ECB and FOMC moving opposite, together
FX Consultant / IFXA Ltd
- US CPI as expected – no reaction in FX
- EURUSD defying gravity
- USDX bearish but holding support
This is not the FOMC. But the Fed Force is awakening too. Photo: StarWars.com
By Michael O’Neill
This morning’s US data did nothing to derail the US interest rate hike debate. EURUSD traders may be reconsidering their desire to buy euros with the failure to extend gains above 1.1100 and the risk of a steeper slide on a close below 1.0940.
The FOMC force has awakened, too.
The most highly anticipated movie of 2015, “Star Wars – The Force Awakens” premiered in Los Angeles yesterday to great fanfare, hoopla and adults wearing costumes. Tomorrow’s Federal Open Market Committee has all the anticipation of the movie. It just lacks the hoopla and costumes.
But why the anticipation? Janet Yellen, chair of the Federal Reserve, has pretty much pre-announced a rate hike so a 0.25 basis points increase shouldn’t surprise anyone. The Federal Open Market Committee has taken a number of hits to its credibility this year due to its penchant for flip-flopping on guidance and members delivering contradictory statements. Announcing a rate hike, which Yellen has strongly hinted at, would be a redemption of sorts and allow the FOMC to wrap up 2015 with a tidy little bow.
2016 will begin just like 2015 with traders wondering “when will the FOMC hike rates”. And that debate will begin Wednesday afternoon with the release of the Economic Projections and new “dot-plot”.
EURUSD down, up and now…..?
It appears that European Central Bank president Mario Draghi’s grand plan for a new “whatever-it-takes” stimulus package was sharply curtailed by other powerful interests, particularly the German Bundesbank. The result was that traders expecting large and instant profits from short EURUSD positions had to scramble to protect rapidly shrinking gains and even booked losses when EURUSD soared in a massive short squeeze.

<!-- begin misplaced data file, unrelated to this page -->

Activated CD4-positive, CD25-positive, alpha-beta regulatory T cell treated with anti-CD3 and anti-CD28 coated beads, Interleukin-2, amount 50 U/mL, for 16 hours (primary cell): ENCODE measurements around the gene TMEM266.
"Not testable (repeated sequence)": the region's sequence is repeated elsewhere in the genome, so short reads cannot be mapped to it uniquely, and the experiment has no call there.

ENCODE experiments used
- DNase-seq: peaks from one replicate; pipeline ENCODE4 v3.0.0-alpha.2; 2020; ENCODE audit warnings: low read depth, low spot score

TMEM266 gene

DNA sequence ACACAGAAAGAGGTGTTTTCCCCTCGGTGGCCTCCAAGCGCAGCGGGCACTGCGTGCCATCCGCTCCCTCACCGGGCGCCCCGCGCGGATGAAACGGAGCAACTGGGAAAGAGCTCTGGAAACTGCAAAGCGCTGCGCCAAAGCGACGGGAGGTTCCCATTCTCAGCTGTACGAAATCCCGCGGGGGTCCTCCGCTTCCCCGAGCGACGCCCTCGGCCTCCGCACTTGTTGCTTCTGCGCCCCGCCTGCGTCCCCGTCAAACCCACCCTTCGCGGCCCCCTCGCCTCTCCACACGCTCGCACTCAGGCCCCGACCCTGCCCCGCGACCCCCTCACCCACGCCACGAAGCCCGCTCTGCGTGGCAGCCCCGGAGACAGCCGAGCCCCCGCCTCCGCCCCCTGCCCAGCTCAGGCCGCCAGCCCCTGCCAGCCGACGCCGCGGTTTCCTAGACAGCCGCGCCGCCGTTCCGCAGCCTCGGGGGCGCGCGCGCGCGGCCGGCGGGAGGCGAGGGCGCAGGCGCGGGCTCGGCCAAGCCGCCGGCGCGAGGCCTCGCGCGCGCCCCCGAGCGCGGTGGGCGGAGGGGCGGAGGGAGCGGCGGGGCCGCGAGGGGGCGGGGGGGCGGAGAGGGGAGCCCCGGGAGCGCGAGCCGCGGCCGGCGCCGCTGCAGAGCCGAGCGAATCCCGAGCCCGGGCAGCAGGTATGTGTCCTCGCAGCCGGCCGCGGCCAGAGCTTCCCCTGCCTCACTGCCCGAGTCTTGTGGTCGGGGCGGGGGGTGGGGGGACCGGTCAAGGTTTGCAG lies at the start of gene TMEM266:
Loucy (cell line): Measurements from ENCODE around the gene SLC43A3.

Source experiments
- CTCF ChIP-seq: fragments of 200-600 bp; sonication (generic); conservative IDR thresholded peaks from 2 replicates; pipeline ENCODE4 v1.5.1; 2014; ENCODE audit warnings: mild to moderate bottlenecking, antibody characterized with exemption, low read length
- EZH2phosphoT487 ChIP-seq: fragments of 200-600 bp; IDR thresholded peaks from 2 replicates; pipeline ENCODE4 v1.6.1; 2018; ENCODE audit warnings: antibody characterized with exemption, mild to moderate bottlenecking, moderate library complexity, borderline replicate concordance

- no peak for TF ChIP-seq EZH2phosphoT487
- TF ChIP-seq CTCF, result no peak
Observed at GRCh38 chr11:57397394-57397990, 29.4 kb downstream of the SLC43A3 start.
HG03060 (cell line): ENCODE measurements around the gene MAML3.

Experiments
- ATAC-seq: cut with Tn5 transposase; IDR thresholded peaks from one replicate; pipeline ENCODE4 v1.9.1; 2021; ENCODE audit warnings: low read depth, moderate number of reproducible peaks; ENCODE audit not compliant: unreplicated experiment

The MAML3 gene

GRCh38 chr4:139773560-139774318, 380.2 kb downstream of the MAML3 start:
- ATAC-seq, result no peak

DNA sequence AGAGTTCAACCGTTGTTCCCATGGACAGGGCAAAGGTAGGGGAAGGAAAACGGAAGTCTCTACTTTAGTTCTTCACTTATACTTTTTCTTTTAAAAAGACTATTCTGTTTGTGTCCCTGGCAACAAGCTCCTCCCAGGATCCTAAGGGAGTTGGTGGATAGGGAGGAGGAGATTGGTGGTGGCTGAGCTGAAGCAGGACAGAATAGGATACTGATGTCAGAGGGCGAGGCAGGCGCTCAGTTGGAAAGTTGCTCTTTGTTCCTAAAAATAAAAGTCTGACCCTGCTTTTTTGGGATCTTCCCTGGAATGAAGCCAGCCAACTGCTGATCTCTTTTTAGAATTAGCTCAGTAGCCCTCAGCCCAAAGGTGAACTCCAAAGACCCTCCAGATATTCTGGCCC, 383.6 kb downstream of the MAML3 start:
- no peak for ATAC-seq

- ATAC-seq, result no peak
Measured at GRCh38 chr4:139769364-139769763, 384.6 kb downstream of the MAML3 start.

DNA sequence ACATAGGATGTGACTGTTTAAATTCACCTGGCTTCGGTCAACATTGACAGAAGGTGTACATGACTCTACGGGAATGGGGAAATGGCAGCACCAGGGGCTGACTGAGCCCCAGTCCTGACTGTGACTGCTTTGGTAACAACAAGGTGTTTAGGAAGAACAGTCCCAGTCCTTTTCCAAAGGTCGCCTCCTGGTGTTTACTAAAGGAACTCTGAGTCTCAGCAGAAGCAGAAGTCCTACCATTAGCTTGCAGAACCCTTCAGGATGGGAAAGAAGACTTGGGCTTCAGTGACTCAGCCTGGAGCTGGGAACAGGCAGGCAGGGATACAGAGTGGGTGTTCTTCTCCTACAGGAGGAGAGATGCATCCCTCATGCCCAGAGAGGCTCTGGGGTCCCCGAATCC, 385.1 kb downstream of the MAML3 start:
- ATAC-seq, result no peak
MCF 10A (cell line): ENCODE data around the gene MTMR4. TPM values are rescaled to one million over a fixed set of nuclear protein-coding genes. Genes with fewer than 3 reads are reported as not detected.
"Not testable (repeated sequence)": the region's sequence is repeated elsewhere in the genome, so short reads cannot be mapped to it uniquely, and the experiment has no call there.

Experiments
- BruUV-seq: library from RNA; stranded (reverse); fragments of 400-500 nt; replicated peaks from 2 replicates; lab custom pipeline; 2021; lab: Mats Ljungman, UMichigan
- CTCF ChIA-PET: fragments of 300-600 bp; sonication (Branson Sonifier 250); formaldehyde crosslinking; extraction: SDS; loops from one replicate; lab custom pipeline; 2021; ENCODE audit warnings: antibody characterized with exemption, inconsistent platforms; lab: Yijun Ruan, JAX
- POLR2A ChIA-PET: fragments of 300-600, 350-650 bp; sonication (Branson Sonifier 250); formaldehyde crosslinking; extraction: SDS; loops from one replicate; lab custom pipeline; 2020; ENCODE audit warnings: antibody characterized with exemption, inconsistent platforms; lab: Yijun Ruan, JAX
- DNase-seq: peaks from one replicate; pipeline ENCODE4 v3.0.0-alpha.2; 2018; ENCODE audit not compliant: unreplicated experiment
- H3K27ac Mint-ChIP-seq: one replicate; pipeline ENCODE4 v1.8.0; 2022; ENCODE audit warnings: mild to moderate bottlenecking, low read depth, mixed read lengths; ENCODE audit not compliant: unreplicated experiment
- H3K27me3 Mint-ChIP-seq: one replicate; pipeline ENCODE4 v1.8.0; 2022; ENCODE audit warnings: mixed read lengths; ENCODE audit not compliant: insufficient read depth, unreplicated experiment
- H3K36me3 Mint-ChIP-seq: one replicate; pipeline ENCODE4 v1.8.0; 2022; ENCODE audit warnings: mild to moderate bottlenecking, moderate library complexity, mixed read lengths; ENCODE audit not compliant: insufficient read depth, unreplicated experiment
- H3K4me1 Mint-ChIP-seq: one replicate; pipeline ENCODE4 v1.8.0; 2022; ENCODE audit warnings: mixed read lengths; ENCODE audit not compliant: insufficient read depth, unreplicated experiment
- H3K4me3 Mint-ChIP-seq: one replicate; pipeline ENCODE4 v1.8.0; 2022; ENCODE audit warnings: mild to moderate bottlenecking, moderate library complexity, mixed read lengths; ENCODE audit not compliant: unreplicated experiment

The FX market was disappointed because the ECB only cut rates by 10 bps and didn’t increase the amount of bond purchases. Big deal. That move didn’t signal the end to the ECB’s stimulus plans, it actually opened the door wide for additional action in the months to come. Mario Draghi said the same thing in a speech in Bologna on Monday. According to the Financial Times, Draghi remains very concerned that headline inflation remains well below the ECB’s target and he insists that additional monetary stimulus is still on the table.
Meanwhile, the Federal Reserve is about to raise interest rates in a bid to “normalise” monetary policy. Policy normalisation implies that more than one increase is in store in 2016. CNBC reports that over 70% of CNBC Global CFO Council members expect at least 2 rate hikes.
Surprisingly, EURUSD has rallied despite the fact that ECB rates are going lower for longer while US rates are heading higher which is counter-intuitive and in my mind, the current levels are unsustainable.
The sharp gains, post ECB meeting are understandable. The FX market was extremely short EURUSD and didn’t get what it wanted. Those positions were squared up either to take profits or limit losses.
But that was then, this is now. The prospect of additional ECB stimulus and a couple of Federal Reserve rate hikes in 2016 should put the EURUSD focus back on parity. EURUSD and USDX technicals support that view.
EURUSD technical outlook
The short-term EURUSD technicals are bearish while trading below 1.1340 a level guarded by resistance in the 1.1100-10 area. The intraday downtrend is intact below 1.1130. A break of minor support in the 1.0920 area should lead to a re-test of the 1.0485-1.05 area which if broken points to parity.
Source: Saxo Bank
US dollar index finds support
The intraday USDX technicals are bearish while trading below 98.05 but have been unable to break support at 98.05. The bounce from support is approaching the downtrend line, that if broken should extend gains 98.80. Above 98.80 targets the 2015 high. A break of support at 98.05 suggests further losses to 96.50
Source: Saxo Bank
– Edited by Clare MacCarthy